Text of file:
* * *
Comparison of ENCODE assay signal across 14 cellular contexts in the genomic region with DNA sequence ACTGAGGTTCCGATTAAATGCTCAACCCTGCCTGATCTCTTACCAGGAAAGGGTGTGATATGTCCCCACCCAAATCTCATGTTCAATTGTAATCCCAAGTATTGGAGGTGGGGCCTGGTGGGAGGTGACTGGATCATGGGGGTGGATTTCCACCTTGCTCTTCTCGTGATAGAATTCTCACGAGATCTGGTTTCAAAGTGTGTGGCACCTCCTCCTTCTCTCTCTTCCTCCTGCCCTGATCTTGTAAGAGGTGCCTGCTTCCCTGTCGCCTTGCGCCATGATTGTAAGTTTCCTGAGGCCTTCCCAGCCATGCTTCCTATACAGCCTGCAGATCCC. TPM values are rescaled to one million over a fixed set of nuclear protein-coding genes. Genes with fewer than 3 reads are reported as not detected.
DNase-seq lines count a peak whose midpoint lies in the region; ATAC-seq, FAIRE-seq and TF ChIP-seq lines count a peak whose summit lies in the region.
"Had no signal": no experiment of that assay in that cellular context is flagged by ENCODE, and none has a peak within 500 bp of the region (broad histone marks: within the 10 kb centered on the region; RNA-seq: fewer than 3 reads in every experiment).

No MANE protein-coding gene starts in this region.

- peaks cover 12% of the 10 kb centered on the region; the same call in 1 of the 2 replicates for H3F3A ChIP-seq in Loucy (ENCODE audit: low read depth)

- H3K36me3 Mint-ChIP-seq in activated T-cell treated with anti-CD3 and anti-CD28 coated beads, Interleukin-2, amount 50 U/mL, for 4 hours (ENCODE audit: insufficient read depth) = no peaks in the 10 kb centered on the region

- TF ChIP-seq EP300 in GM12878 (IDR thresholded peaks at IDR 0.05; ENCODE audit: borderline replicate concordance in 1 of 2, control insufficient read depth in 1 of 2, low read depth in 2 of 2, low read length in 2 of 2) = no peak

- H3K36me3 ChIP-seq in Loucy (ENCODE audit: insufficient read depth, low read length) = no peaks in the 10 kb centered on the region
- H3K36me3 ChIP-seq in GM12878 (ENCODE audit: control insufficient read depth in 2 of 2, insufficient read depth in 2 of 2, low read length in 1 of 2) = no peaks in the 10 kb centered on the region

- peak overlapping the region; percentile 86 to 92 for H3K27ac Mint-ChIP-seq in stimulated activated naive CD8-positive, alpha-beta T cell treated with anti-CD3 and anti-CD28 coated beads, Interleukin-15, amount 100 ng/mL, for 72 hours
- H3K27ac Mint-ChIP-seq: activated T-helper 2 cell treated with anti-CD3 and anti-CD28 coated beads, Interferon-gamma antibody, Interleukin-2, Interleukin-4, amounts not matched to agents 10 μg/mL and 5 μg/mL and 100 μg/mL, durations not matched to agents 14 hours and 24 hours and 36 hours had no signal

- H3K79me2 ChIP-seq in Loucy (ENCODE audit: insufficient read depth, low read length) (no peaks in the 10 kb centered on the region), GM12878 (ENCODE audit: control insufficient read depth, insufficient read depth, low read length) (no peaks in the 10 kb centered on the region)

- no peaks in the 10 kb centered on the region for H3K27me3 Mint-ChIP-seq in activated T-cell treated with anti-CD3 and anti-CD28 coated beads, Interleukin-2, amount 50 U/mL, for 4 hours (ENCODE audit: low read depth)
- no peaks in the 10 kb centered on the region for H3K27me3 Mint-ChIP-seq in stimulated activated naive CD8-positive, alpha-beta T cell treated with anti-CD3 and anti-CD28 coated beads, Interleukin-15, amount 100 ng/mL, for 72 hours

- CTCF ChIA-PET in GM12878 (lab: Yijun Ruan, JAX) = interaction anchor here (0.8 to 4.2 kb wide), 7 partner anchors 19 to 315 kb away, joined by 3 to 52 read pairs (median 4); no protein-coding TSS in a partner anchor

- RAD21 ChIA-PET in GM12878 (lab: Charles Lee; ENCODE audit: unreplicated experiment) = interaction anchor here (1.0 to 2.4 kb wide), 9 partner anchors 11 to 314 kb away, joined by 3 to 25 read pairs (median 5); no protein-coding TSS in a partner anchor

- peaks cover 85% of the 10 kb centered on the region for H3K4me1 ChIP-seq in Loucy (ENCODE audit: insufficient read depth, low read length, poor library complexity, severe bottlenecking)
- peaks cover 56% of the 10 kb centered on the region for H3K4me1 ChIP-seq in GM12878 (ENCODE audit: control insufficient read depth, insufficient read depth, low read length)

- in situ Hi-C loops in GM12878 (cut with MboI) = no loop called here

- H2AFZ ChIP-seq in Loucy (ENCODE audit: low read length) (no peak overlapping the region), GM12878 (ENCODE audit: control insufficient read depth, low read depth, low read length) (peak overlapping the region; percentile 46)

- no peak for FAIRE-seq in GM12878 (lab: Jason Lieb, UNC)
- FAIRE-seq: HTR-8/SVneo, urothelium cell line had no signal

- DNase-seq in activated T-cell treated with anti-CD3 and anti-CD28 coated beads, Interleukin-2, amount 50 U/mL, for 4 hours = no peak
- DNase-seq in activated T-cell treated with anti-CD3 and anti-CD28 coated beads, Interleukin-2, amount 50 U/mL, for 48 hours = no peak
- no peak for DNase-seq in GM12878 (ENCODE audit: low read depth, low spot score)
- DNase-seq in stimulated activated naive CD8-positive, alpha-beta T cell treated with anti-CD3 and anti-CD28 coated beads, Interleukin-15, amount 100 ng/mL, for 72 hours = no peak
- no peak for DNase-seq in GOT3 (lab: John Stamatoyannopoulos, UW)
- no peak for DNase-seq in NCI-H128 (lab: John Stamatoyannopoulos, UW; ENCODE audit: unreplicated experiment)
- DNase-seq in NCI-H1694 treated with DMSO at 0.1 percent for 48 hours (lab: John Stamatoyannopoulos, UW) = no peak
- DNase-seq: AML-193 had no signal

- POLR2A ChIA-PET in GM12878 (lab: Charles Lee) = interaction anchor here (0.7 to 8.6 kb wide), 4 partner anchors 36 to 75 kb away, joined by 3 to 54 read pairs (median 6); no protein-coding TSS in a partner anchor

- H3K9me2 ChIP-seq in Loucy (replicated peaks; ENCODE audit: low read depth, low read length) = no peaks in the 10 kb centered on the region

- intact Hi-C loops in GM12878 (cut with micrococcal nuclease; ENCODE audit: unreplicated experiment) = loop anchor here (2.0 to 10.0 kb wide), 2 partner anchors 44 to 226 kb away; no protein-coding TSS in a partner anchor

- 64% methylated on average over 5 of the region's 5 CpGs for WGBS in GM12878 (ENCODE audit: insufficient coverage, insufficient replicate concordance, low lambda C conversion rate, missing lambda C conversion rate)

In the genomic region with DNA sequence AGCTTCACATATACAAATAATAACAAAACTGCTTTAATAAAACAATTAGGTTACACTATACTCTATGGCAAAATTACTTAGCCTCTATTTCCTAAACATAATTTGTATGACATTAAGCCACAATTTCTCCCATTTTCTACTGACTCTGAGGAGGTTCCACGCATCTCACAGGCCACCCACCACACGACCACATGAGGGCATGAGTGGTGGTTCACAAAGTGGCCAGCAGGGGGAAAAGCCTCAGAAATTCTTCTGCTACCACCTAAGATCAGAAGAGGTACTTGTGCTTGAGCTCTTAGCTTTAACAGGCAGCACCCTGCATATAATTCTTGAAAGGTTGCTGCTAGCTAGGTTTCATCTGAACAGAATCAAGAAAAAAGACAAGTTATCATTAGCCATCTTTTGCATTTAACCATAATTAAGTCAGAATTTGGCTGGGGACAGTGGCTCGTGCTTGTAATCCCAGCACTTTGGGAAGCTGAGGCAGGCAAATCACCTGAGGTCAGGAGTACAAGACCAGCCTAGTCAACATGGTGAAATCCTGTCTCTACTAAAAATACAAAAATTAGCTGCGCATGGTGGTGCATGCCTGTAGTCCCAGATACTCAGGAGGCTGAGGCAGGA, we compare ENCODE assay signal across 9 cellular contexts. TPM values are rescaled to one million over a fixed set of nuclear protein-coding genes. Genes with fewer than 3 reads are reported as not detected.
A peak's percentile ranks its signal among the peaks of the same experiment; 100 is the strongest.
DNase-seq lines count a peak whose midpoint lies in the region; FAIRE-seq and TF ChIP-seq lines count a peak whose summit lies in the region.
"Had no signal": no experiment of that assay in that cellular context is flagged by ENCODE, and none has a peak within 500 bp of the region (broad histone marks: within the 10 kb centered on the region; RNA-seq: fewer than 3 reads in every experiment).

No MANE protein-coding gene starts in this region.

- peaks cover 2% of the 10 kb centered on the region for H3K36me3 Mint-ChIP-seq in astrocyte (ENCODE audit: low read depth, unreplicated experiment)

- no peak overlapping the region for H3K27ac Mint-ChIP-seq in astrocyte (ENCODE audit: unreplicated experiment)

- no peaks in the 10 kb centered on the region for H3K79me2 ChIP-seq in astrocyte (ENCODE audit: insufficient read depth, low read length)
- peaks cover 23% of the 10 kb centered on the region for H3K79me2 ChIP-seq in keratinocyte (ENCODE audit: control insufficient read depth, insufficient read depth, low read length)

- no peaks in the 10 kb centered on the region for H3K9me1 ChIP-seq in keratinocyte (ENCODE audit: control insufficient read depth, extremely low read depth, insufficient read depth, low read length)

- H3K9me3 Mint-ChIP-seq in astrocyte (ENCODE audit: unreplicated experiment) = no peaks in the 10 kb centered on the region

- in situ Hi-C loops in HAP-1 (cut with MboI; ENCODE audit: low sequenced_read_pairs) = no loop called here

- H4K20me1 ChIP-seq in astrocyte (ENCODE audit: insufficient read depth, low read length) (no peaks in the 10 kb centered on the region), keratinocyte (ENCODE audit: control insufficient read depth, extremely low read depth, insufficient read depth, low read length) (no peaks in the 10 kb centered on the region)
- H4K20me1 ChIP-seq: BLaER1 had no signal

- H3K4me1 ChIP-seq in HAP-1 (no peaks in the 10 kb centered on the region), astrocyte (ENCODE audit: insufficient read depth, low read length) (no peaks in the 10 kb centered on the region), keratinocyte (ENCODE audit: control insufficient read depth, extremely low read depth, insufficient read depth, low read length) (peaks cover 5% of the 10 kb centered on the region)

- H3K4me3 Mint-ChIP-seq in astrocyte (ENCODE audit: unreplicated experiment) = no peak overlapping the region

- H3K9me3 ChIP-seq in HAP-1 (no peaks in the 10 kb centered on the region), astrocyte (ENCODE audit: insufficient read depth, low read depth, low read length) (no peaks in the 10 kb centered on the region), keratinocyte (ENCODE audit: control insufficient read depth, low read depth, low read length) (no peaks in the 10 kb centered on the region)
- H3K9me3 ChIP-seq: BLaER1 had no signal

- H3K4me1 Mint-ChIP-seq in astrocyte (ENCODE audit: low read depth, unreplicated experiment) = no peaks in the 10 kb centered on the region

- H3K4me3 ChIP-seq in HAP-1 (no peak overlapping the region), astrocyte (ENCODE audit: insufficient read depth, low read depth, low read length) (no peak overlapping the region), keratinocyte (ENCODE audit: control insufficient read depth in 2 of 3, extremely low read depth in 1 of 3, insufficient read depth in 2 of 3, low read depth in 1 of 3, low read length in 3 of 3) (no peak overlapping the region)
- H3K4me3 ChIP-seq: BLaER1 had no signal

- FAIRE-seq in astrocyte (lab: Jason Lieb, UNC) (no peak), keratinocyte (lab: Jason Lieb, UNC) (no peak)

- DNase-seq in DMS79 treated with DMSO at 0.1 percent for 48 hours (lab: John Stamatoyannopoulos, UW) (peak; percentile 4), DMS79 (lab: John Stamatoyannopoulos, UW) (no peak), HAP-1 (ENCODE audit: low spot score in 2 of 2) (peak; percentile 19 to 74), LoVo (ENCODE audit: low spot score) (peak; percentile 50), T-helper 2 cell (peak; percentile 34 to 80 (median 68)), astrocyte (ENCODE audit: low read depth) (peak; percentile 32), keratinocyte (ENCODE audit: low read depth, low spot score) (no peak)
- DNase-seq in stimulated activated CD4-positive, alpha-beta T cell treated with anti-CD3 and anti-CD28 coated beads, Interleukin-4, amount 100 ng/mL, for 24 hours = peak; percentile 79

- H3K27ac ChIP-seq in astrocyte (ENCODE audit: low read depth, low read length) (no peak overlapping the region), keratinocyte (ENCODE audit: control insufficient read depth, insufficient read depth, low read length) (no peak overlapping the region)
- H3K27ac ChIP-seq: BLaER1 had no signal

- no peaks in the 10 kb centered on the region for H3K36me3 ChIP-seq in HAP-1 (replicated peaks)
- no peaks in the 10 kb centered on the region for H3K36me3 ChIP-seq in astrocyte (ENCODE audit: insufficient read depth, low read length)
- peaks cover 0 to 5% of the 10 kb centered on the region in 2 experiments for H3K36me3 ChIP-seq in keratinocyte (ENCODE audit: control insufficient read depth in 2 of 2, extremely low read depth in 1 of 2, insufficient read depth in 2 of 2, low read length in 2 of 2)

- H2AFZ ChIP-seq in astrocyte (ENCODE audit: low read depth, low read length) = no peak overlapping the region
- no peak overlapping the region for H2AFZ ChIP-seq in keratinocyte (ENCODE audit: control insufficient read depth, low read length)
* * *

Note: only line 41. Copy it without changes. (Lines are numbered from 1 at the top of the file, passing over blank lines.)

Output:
- no peak overlapping the region for H3K27ac Mint-ChIP-seq in astrocyte (ENCODE audit: unreplicated experiment)